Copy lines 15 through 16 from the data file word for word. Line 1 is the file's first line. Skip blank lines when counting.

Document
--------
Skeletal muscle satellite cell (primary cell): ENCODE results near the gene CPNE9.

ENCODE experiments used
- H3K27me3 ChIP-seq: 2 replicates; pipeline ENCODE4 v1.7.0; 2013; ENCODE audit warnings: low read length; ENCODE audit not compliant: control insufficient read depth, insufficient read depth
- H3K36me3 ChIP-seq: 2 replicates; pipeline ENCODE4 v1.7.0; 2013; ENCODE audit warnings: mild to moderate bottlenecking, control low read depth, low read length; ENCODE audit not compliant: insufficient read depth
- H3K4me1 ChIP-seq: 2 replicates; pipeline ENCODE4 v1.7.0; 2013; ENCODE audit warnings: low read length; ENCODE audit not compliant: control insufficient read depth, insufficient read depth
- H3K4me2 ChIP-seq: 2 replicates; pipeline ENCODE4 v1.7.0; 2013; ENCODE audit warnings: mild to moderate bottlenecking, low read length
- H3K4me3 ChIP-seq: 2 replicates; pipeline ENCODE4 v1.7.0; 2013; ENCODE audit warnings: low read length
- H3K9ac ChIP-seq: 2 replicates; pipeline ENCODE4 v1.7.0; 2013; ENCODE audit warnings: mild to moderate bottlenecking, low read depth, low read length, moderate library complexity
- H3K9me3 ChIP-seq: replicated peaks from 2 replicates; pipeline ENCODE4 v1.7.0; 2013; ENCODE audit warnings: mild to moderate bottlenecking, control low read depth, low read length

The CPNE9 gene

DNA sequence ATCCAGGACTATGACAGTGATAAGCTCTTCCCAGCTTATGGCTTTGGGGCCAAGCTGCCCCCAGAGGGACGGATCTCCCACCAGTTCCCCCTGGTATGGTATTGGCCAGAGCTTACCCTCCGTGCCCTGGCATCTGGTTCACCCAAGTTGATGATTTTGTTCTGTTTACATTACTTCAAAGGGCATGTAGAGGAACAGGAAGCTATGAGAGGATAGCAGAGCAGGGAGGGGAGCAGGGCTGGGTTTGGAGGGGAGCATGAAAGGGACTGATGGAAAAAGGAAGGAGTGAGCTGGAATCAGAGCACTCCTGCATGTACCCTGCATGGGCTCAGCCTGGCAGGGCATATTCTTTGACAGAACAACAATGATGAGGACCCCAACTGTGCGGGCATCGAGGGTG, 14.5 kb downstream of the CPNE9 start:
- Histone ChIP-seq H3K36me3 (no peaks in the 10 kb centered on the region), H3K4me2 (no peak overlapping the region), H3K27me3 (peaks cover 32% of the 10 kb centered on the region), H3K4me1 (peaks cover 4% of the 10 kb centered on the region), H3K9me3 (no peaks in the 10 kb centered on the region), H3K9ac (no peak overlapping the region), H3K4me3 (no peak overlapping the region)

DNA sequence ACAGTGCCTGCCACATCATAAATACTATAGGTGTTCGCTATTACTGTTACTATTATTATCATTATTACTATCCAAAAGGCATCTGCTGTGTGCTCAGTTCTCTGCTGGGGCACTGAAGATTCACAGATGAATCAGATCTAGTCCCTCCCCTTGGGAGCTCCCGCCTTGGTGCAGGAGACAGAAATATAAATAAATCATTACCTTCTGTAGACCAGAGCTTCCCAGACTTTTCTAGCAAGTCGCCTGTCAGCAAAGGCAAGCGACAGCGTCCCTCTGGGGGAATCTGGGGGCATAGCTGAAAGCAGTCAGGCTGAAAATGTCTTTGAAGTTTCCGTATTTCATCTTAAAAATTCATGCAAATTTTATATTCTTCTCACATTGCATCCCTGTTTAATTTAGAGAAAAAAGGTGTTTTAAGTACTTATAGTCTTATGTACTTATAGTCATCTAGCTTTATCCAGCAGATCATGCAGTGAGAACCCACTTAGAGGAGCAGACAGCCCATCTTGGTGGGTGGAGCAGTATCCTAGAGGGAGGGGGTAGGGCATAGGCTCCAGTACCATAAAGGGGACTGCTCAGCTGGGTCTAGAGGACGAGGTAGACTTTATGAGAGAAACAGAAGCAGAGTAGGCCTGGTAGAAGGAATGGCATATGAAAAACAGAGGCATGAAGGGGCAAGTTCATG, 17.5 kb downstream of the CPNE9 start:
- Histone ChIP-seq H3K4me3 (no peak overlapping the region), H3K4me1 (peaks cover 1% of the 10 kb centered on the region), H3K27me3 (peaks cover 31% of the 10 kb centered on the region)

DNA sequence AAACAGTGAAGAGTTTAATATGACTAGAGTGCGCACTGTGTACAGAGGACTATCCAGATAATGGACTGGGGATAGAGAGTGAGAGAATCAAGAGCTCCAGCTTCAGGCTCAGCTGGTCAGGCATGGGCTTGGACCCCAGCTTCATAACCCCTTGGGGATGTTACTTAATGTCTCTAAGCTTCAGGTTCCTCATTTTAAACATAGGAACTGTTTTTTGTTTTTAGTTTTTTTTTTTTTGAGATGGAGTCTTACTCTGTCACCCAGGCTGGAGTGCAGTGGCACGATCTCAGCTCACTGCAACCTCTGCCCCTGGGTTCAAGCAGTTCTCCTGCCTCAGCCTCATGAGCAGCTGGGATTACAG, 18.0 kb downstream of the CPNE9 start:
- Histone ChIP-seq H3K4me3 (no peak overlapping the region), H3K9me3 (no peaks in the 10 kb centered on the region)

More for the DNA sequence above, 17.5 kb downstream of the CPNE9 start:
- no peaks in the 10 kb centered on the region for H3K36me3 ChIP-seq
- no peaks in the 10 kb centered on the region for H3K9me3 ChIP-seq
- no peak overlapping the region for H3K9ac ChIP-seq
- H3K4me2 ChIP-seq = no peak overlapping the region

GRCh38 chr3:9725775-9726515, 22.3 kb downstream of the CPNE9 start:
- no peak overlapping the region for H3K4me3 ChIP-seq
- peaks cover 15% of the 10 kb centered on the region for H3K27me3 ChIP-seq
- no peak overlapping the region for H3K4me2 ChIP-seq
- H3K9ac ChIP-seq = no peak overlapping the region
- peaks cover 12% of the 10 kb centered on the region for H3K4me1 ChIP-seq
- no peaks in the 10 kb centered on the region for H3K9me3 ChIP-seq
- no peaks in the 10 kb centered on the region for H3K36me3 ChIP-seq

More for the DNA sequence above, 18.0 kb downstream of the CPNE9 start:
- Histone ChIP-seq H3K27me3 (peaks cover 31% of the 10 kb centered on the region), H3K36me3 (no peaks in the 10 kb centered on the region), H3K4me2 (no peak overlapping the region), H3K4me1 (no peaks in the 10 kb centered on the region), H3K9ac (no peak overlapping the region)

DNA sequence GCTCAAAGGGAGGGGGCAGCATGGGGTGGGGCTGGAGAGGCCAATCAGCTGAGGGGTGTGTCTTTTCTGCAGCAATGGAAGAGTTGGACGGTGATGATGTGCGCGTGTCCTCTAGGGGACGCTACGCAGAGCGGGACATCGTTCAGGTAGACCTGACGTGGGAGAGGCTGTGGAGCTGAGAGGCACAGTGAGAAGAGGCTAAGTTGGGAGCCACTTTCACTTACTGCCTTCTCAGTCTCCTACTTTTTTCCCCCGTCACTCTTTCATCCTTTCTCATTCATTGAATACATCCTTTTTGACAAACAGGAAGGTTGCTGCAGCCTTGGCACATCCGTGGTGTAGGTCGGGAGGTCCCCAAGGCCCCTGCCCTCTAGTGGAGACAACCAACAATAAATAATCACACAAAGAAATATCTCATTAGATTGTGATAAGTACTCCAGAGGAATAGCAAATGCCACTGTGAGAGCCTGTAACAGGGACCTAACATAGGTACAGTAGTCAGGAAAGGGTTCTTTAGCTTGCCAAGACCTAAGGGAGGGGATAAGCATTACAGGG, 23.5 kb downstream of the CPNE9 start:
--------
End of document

DNA sequence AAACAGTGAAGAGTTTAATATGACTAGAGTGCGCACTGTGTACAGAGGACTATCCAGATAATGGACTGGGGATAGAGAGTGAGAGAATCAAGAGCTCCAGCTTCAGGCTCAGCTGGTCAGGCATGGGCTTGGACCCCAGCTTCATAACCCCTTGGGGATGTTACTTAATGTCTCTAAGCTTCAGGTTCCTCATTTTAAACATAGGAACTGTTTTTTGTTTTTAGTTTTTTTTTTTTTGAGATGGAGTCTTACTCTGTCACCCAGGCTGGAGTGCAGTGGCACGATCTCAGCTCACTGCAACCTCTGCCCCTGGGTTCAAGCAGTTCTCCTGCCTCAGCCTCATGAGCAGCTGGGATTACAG, 18.0 kb downstream of the CPNE9 start:
- Histone ChIP-seq H3K4me3 (no peak overlapping the region), H3K9me3 (no peaks in the 10 kb centered on the region)